Strom-Gottfried K: Applying a conflict resolution framework to disputes in managed care. Social Work 43:393-401,  1998
 
Carey RM, Engelhard CL: Academic medicine meets managed care: a high-impact collision. Academic Medicine 71:839-845,  1996
 
Reifler B, Briggs J, Rosenquist P, et al: A managed behavioral health organization operated by an academic psychiatry department. Psychiatric Services 51:1273-1277,  2000
 
Jones TV, Gerrity MS, Earp J: Written case simulations: do they predict physicians' behavior? Journal of Clinical Epidemiology 43:805-815,  1990
 
Elstein AS, Kleinmuntz B, Rabinowitz M: Diagnostic reasoning of high- and low-domain-knowledge clinicians: a reanalysis. Medical Decision Making 13:21-29,  1993
 
Thompson JW, Burns BJ, Boldman HH, et al: Initial level of care and clinical status in a managed mental health program. Hospital and Community Psychiatry 45:599-603,  1992
 
Hendryx MS, Rohland BM: Psychiatric hospitalization decision making by CMHC staff. Community Mental Health Journal 33:63-73,  1997
 
Strauss G, Chassin M, Lock J: Can experts agree on when to hospitalize adolescents? Journal of the American Academy of Child and Adolescent Psychiatry 34:418-424,  1995
 
Glazer WM, Gray GV: Psychometric properties of a decision-support tool for the era of managed care. Journal of Mental Health Administration 23:226-233,  1996
 
Rosenquist PB, Colenda CC, Briggs JB, et al: Riding a Trojan horse: computerized treatment planning using managed care principles. Managed Care Quarterly 4:1-7,  1996
 
Way BB, Allen MH, Mumpower JL, et al: Interrater agreement among psychiatrists in psychiatric emergency settings. American Journal of Psychiatry 155:1423-1428,  1998
 
American Academy of Child and Adolescent Psychiatry and the American Psychiatric Association: Criteria for Short-Term Treatment of Acute Psychiatric Illness. Washington, DC, American Psychiatric Press, 1997
 
Sullivan JT, Sykora K, Scheiderman J, et al: Assessment of alcohol withdrawal: the revised Clinical Institute Withdrawal Assessment for Alcohol scale (CIWA-Ar). British Journal of Addiction 84:1353-1357,  1989
 
Anchor for JumpAnchor for JumpAnchor for Jump
Table 1.

Level-of-care decisions made by seven attending physicians, 16 house officers, and eight case managers about patients described in four case vignettes

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References

Asch D, Hershey J: Why some health policies don't make sense at the bedside. Annals of Internal Medicine 122:846-850,  1999
 
Glassman PA, Model KE, Kahan JP, et al: The role of medical necessity and cost-effectiveness in making medical decisions. Annals of Internal Medicine 126:152-156,  1997
 
Ford WE: Medical necessity: its impact in managed mental health care. Psychiatric Services 49:183-184,  1998
 
Strom-Gottfried K: Applying a conflict resolution framework to disputes in managed care. Social Work 43:393-401,  1998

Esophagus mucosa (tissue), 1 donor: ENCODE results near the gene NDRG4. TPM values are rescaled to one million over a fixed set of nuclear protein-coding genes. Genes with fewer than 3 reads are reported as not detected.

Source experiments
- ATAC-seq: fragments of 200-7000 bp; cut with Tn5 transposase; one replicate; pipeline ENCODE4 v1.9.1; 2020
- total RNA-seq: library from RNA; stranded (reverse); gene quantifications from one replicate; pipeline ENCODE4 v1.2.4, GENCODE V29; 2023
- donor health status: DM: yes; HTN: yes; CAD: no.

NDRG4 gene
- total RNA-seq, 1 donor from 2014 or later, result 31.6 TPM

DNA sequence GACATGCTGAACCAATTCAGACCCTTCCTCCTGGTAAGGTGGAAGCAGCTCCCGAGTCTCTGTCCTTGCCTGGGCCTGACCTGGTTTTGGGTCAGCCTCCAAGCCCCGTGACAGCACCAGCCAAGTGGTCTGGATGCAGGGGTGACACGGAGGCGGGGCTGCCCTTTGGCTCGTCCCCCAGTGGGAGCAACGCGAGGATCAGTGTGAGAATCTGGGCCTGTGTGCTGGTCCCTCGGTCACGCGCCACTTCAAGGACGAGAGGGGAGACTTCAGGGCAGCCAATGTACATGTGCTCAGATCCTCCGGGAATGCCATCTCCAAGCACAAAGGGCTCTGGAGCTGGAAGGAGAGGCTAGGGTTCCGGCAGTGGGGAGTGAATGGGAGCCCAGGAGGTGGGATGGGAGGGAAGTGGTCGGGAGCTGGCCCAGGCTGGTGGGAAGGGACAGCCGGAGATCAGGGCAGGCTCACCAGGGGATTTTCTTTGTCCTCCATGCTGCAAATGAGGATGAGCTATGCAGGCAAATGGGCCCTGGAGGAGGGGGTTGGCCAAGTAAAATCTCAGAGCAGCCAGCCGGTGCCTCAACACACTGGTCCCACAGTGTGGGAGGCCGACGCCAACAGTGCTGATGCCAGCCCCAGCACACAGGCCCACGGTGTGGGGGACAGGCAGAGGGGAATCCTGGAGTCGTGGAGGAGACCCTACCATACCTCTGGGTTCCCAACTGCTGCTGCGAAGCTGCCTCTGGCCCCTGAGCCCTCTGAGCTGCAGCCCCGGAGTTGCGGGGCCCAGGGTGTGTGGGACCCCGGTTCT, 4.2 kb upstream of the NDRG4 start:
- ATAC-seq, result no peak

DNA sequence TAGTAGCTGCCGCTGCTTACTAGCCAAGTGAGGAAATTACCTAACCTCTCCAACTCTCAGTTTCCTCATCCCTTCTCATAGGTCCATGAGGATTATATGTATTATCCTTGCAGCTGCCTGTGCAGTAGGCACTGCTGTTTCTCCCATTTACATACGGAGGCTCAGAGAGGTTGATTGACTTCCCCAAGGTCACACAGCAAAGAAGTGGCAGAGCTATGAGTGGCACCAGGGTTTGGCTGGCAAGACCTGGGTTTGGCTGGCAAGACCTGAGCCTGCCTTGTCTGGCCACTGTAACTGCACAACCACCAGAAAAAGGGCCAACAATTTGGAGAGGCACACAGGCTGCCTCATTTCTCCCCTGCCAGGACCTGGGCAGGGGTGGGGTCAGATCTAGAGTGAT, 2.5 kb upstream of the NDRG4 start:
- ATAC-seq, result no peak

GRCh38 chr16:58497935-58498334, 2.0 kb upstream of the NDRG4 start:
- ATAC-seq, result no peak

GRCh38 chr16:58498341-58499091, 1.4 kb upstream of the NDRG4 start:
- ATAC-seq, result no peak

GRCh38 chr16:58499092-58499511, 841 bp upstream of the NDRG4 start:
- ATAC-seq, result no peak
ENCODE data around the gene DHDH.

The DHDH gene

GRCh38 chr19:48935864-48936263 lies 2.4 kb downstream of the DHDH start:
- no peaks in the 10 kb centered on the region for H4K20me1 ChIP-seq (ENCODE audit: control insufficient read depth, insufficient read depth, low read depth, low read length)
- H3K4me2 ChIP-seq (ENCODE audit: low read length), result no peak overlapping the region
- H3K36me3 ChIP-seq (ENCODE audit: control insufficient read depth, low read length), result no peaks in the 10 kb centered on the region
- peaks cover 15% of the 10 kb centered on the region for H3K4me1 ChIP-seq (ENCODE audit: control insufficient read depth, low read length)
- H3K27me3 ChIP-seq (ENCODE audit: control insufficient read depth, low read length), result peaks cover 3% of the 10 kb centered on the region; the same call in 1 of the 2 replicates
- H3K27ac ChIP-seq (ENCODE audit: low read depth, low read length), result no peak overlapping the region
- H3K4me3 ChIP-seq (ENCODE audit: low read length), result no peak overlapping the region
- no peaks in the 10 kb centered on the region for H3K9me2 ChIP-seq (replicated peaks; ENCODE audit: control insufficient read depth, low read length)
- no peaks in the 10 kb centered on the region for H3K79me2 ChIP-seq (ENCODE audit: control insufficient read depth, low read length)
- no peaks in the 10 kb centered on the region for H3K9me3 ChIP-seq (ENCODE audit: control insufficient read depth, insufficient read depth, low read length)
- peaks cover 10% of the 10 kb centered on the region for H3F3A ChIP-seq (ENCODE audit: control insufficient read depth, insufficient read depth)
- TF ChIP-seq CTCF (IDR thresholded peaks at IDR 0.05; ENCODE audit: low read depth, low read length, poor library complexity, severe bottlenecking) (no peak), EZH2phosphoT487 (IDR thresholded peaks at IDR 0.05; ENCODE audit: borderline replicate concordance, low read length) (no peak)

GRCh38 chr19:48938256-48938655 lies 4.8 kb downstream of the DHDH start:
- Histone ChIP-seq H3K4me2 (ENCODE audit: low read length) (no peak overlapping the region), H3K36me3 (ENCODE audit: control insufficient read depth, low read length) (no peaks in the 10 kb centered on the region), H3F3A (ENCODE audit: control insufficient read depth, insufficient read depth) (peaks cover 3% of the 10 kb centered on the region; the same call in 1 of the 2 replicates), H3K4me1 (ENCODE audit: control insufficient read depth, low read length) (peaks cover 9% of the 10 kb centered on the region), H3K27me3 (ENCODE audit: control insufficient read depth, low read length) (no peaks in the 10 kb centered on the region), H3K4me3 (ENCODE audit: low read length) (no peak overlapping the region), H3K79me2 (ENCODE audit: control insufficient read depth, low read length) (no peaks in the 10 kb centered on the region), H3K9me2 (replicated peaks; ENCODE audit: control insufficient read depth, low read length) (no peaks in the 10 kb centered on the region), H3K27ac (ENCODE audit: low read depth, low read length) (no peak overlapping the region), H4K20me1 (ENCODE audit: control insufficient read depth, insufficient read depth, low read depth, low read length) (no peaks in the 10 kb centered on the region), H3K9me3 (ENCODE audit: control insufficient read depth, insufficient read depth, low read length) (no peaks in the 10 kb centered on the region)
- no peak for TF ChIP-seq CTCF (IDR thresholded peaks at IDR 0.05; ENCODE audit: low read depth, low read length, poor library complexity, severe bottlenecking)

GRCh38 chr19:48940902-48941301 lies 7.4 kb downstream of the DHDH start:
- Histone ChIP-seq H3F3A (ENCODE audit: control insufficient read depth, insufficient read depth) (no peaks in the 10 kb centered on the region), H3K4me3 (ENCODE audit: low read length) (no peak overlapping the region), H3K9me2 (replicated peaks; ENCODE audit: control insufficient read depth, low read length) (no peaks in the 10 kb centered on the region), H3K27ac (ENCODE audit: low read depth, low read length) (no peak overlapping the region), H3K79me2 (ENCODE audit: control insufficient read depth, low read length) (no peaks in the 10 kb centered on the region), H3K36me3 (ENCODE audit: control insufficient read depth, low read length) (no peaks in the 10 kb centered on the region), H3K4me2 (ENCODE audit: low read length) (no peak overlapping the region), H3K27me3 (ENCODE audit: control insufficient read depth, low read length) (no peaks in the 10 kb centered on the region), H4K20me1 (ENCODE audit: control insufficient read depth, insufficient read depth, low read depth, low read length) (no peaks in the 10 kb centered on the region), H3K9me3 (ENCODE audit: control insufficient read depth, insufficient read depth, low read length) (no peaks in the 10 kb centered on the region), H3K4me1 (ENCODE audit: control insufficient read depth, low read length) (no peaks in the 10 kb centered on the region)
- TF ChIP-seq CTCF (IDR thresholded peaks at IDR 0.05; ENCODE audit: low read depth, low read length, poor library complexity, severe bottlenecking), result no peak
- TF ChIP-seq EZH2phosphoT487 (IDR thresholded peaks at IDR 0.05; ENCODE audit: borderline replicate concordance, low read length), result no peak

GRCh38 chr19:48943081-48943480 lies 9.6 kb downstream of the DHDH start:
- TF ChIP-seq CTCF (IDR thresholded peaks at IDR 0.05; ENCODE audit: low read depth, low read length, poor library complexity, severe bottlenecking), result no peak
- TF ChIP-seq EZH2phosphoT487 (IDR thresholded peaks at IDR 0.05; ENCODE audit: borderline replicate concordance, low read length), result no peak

Carey RM, Engelhard CL: Academic medicine meets managed care: a high-impact collision. Academic Medicine 71:839-845,  1996
 
Reifler B, Briggs J, Rosenquist P, et al: A managed behavioral health organization operated by an academic psychiatry department. Psychiatric Services 51:1273-1277,  2000
 
Jones TV, Gerrity MS, Earp J: Written case simulations: do they predict physicians' behavior? Journal of Clinical Epidemiology 43:805-815,  1990
 
Elstein AS, Kleinmuntz B, Rabinowitz M: Diagnostic reasoning of high- and low-domain-knowledge clinicians: a reanalysis. Medical Decision Making 13:21-29,  1993
 
Thompson JW, Burns BJ, Boldman HH, et al: Initial level of care and clinical status in a managed mental health program. Hospital and Community Psychiatry 45:599-603,  1992
 
Hendryx MS, Rohland BM: Psychiatric hospitalization decision making by CMHC staff. Community Mental Health Journal 33:63-73,  1997
 
Strauss G, Chassin M, Lock J: Can experts agree on when to hospitalize adolescents? Journal of the American Academy of Child and Adolescent Psychiatry 34:418-424,  1995
 
Glazer WM, Gray GV: Psychometric properties of a decision-support tool for the era of managed care. Journal of Mental Health Administration 23:226-233,  1996
 
Rosenquist PB, Colenda CC, Briggs JB, et al: Riding a Trojan horse: computerized treatment planning using managed care principles. Managed Care Quarterly 4:1-7,  1996
 
Way BB, Allen MH, Mumpower JL, et al: Interrater agreement among psychiatrists in psychiatric emergency settings. American Journal of Psychiatry 155:1423-1428,  1998
 
American Academy of Child and Adolescent Psychiatry and the American Psychiatric Association: Criteria for Short-Term Treatment of Acute Psychiatric Illness. Washington, DC, American Psychiatric Press, 1997
 
Sullivan JT, Sykora K, Scheiderman J, et al: Assessment of alcohol withdrawal: the revised Clinical Institute Withdrawal Assessment for Alcohol scale (CIWA-Ar). British Journal of Addiction 84:1353-1357,  1989